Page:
These two studies were summarized and showed Arimidex decreased Estradiol by about 50% while raising Testosterone by about 58% in males.

Estrogen suppression in males: metabolic effects.

Mauras N, O’Brien KO, Klein KO, Hayes V.
Nemours Research Programs at the Nemours Children’s Clinic, Jacksonville, Florida 32207, USA.

Comment in:
J Clin Endocrinol Metab. 2001 Apr;86(4):1836-8.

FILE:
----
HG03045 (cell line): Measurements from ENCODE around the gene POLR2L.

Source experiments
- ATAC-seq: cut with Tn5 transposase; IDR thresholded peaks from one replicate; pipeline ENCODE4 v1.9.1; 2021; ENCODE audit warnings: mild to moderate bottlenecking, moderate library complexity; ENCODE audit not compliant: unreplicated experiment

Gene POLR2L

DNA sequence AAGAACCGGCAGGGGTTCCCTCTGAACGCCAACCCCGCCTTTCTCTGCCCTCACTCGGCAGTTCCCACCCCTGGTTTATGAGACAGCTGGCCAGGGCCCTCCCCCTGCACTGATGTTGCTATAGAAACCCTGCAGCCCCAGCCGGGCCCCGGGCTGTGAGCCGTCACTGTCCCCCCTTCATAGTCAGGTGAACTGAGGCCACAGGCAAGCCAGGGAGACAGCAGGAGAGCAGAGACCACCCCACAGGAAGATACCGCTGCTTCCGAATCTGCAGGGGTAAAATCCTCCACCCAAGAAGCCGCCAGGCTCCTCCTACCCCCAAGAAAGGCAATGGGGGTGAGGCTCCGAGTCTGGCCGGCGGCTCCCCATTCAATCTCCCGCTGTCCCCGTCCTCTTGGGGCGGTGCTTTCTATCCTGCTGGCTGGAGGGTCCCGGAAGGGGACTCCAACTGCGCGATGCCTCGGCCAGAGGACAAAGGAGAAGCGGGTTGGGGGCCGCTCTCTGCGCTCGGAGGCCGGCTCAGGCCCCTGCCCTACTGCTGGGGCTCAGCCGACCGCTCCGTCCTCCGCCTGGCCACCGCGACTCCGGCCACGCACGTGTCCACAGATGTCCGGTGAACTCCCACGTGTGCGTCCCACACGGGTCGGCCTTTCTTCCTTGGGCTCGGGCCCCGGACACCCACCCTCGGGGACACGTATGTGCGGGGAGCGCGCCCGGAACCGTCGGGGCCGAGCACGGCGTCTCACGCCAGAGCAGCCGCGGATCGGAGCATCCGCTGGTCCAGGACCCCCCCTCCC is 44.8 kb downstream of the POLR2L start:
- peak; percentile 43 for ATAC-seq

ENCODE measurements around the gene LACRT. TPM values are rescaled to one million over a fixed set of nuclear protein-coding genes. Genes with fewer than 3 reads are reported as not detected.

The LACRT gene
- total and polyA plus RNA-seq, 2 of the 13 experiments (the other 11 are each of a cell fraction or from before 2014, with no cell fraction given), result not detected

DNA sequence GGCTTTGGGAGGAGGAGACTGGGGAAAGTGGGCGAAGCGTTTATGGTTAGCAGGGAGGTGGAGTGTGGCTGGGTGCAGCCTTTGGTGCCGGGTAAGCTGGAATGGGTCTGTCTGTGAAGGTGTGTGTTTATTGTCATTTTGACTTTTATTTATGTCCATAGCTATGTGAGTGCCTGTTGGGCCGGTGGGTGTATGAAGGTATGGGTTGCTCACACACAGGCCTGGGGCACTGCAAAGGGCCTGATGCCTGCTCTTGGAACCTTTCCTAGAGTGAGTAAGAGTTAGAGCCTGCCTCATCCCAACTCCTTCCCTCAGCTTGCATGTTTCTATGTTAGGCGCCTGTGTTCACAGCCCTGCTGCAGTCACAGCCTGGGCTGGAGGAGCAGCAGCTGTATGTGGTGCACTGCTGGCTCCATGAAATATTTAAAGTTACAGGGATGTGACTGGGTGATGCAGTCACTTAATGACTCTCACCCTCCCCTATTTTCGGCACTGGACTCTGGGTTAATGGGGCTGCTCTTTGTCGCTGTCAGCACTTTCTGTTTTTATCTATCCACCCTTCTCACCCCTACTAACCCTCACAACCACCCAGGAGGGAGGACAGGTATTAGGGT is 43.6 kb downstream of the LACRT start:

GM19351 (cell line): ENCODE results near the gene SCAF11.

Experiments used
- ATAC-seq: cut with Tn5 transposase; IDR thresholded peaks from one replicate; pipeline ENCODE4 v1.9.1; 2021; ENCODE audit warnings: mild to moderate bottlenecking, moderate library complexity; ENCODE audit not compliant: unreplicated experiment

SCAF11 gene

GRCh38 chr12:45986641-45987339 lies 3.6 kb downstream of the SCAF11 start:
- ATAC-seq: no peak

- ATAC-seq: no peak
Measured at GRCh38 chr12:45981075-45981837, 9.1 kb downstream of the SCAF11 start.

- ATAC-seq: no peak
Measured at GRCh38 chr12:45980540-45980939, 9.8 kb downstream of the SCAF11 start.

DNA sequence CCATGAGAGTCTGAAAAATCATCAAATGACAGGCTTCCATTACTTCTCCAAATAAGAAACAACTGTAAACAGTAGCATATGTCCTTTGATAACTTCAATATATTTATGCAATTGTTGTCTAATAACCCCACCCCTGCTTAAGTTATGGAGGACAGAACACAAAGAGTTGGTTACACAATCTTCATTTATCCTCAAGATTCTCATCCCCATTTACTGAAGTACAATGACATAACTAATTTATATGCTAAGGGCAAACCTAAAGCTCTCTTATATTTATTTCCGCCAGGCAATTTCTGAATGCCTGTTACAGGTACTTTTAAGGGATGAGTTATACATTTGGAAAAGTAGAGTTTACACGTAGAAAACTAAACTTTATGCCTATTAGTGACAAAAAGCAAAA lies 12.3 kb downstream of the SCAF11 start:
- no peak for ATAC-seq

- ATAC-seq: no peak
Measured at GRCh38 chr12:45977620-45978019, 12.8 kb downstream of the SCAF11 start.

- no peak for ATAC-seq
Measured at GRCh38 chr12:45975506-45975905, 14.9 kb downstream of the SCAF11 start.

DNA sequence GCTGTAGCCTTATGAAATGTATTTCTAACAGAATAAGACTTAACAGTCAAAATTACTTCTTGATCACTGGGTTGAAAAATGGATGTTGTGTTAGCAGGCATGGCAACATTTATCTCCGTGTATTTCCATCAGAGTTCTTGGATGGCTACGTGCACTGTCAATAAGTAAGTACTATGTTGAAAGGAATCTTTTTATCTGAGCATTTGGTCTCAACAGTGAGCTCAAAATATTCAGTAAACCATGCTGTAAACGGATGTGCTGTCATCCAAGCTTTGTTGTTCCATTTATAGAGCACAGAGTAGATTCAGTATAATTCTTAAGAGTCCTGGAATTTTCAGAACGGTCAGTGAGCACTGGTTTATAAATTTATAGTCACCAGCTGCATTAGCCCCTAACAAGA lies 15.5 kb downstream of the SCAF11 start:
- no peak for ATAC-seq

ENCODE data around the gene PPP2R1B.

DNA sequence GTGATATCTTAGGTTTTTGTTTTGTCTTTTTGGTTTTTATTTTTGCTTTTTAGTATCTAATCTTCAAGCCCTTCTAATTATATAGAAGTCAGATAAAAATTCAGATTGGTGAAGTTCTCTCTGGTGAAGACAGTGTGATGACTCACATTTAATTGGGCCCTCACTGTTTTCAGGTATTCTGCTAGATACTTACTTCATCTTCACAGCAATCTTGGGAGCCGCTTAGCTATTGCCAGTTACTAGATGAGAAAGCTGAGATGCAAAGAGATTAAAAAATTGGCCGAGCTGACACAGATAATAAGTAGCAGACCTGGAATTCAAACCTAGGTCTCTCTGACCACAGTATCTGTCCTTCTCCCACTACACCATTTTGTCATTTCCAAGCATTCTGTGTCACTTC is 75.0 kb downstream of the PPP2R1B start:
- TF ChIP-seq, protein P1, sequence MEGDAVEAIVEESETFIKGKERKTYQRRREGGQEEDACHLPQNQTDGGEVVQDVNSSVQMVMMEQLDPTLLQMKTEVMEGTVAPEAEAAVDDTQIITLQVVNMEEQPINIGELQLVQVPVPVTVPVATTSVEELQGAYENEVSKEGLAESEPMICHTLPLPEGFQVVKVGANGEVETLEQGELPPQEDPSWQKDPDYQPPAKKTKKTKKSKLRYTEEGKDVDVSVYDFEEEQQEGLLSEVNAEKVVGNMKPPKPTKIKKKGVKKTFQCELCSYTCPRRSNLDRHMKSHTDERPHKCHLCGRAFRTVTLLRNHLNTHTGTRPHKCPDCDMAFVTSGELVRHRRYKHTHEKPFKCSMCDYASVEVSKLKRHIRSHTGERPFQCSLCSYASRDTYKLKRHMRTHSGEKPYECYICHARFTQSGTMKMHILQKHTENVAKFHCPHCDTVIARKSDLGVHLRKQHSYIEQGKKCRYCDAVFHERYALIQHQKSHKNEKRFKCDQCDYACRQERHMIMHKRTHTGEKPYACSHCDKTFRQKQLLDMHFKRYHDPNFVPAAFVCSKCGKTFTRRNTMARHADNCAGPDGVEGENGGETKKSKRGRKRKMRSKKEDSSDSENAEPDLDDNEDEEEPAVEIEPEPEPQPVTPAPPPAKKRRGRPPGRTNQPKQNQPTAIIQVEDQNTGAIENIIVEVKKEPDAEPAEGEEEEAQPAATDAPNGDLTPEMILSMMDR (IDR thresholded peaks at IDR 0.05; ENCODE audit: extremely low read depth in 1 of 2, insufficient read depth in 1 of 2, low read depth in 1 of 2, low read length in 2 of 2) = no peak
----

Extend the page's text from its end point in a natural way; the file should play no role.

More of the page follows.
We have shown that testosterone (T) deficiency per se is associated with marked catabolic effects on protein, calcium metabolism, and body composition in men independent of changes in GH or insulin-like growth factor I production. It is not clear,,however, whether estrogens have a major role in whole body anabolism in males. We investigated the metabolic effects of selective estrogen suppression in the male using a potent aromatase inhibitor, Arimidex (Anastrozole). First, a dose-response study of 12 males (mean age, 16.1 +/- 0.3 yr) was conducted, and blood withdrawn at baseline and after 10 days of oral Arimidex given as two different doses (either 0.5 or 1 mg) in random order with a 14-day washout in between. A sensitive estradiol (E2) assay showed an approximately 50% decrease in E2 concentrations with either of the two doses; hence, a 1-mg dose was selected for other studies. Subsequently, eight males (aged 15-22 yr; four adults and four late pubertal) had isotopic infusions of [(13)C]leucine and (42)Ca/(44)Ca, indirect calorimetry, dual energy x-ray absorptiometry, isokinetic dynamometry, and growth factors measurements performed before and after 10 weeks of daily doses of Arimidex. Contrary to the effects of T withdrawal, there were no significant changes in body composition (body mass index, fat mass, and fat-free mass) after estrogen suppression or in rates of protein synthesis or degradation; carbohydrate, lipid, or protein oxidation; muscle strength; calcium kinetics; or bone growth factors concentrations. However, E2 concentrations decreased 48% (P = 0.006), with no significant change in mean and peak GH concentrations, but with an 18% decrease in plasma insulin-like growth factor I concentrations. There was a 58% increase in serum T (P = 0.0001), sex hormone-binding globulin did not change, whereas LH and FSH concentrations increased (P < 0.02, both). Serum bone markers, osteocalcin and bone alkaline phosphatase concentrations, and rates of bone calcium deposition and resorption did not change. In conclusion, these data suggest that in the male 1) estrogens do not contribute significantly to the changes in body composition and protein synthesis observed with changing androgen levels; 2) estrogen is a main regulator of the gonadal-pituitary feedback for the gonadotropin axis; and 3) this level of aromatase inhibition does not negatively impact either kinetically measured rates of bone calcium turnover or indirect markers of bone calcium turnover, at least in the short term. Further studies will provide valuable information on whether timed aromatase inhibition can be useful in increasing the height potential of pubertal boys with profound growth retardation without the confounding negative effects of gonadal androgen suppression. PMID: 10902781 [PubMed - indexed for MEDLINE] Anastrozole